CDC vaccine panel unexpectedly delays decision on Johnson & Johnson shot

While many of the committee members — who include public health experts, scientists and doctors — said they needed more information before making a call, others expressed frustration about the damage that continued uncertainty would do to public confidence and vaccination efforts among underserved populations.

“We’re in a position where not making a decision is tantamount to making a decision,” said Nirav Shah, who directs Maine’s public health agency and represents the Association of State and Territorial Health Officials.

The panel does not yet know when it will reconvene, but leaders said it could take more than a week to call a new session. Top Biden administration health officials had said on Monday that the J&J vaccine pause could last days to weeks. It is not clear whether the CDC panel’s delay in making recommendations will drag out the federal government’s timeline for deciding how to move forward with the vaccine.

The CDC and FDA on Tuesday recommended pausing the use of millions of J&J doses while they investigate possible links between the six confirmed cases of clots and the vaccine. Officials stressed that these clots are of concern in part because the typical treatment for clotting — the blood thinner heparin — can make them worse.

All of the known cases have occurred in women ages 18-48. One of the women died, and another remains in serious condition. But CDC officials said it may be difficult to implement sex-based limits rather than age restrictions. Several European countries have used that approach for a similar vaccine made by AstraZeneca that may also be linked to clotting problems.

The CDC panel, known as the Advisory Committee on Immunization Practices, is not only reviewing the six reported cases of clots among J&J recipients but discussing whether risk of using the shot outweighs the benefit.

The J&J vaccine is convenient to administer because it requires only one dose and can be stored in a refrigerator. But CDC officials noted that the country has ample supply of safe and effective vaccines from Pfizer and Moderna. Those shots use mRNA technology, while Johnson & Johnson and AstraZeneca’s vaccines are based on adenoviruses.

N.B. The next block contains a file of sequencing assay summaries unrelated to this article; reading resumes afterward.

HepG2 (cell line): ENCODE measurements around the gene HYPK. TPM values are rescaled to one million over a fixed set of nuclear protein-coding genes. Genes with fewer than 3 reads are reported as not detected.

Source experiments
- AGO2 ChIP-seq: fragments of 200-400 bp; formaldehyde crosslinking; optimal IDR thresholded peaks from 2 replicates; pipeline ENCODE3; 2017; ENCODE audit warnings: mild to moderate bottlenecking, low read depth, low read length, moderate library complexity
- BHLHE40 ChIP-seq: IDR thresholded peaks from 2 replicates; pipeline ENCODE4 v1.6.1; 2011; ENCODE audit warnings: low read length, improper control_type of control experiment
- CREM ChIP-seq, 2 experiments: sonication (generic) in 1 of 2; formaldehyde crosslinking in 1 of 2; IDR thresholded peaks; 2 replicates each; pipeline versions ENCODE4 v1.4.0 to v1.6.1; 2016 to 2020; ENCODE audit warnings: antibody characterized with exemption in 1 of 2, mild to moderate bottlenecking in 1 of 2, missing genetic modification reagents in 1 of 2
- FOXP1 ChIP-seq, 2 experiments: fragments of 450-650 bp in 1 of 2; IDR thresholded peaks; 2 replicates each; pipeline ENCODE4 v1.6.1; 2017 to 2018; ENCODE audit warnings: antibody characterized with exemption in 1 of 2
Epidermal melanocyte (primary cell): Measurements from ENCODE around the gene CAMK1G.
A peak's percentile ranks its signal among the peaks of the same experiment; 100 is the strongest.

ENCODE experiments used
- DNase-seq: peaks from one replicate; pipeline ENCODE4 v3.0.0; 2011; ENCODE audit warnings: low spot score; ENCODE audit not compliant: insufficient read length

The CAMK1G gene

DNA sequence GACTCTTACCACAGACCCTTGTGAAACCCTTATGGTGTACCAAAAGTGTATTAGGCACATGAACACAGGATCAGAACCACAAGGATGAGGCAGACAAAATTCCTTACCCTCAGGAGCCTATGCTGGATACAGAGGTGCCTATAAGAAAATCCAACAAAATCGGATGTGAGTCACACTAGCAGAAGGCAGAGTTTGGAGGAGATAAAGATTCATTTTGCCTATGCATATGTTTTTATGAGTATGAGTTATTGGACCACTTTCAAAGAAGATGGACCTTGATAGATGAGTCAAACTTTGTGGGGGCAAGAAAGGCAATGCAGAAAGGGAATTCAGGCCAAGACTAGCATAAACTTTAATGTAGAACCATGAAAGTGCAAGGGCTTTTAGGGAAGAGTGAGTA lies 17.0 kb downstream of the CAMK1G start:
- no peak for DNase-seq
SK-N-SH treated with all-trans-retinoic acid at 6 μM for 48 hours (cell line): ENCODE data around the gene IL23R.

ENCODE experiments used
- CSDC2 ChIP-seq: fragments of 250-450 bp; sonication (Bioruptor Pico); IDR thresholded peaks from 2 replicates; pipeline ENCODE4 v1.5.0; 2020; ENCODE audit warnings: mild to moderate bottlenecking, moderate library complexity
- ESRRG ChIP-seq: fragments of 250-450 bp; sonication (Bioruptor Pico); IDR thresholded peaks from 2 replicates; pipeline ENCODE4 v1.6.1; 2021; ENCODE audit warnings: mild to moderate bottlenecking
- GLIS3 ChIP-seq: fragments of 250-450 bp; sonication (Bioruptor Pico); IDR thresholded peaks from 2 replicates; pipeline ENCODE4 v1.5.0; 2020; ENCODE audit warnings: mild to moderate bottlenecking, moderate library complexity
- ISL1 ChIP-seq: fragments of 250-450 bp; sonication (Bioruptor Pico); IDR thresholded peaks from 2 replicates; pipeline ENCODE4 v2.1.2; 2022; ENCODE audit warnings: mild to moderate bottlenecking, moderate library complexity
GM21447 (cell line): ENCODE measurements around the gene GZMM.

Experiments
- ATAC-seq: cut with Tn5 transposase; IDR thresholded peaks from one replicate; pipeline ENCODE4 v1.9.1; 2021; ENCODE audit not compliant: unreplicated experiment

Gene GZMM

“The decision isn’t necessarily receipt of a Janssen vaccine versus remaining at risk of Covid-19,” said CDC official Sara Oliver, referring to the J&J division that makes the shot. “The decision may be receipt of a Janssen vaccine versus receipt of another mRNA vaccine.”

Pfizer and Moderna have each promised 300 million doses to the U.S. by this summer. Pfizer said Tuesday that it is ahead of production schedule and can deliver all those shots by mid-July.

The U.S. can easily use those two shots to vaccinate its adult population, according to White House Covid-19 response coordinator Jeff Zients. But J&J was expected to play a larger role in the country’s vaccination plans by late spring, especially as the United States moves toward immunizing children and considers the potential need for booster shots in the coming months or years.

Members of the CDC vaccine panel argued that a prolonged pause of the J&J vaccine could harm efforts to distribute Covid-19 vaccines equitably. Members said the shot is critical for outreach to vulnerable populations, including the homebound and homeless.

Aran Maree, who leads Janssen’s Global Medical Organization, said the company has determined that four of the women who developed clots, known as cerebral venous sinus thrombosis or CVST, had low platelet counts. Three of the patients had other blockages, including in the abdomen’s portal vein.

Maree said that an additional clotting case has been reported but specific details are pending. There were also two additional reported CVST cases in two different clinical trials, he said.

Neither the company nor the regulators know whether any of the known cases of clotting involved people who were pregnant or postpartum, but one person was taking oral contraceptives.

Maree said that five of the reported cases — one in a clinical trial and four post-vaccination — were treated with the blood thinner heparin. While heparin is commonly used to treat typical blood clots, scientists say the medicine can exacerbate the type of clots being investigated for links to the J&J vaccine.

The Food and Drug Administration authorized J&J’s single-dose vaccine for emergency use in late March. At the time it noted concerns about blood clots in some trial volunteers, but said there was not enough data to establish a link with the vaccine. Although many of the people who developed clots in the trial had underlying health issues, one 25-year-old man with no prior conditions had a severe case. FDA advised providers to monitor whether more blood clots occurred in the general populations to learn more about potential risks.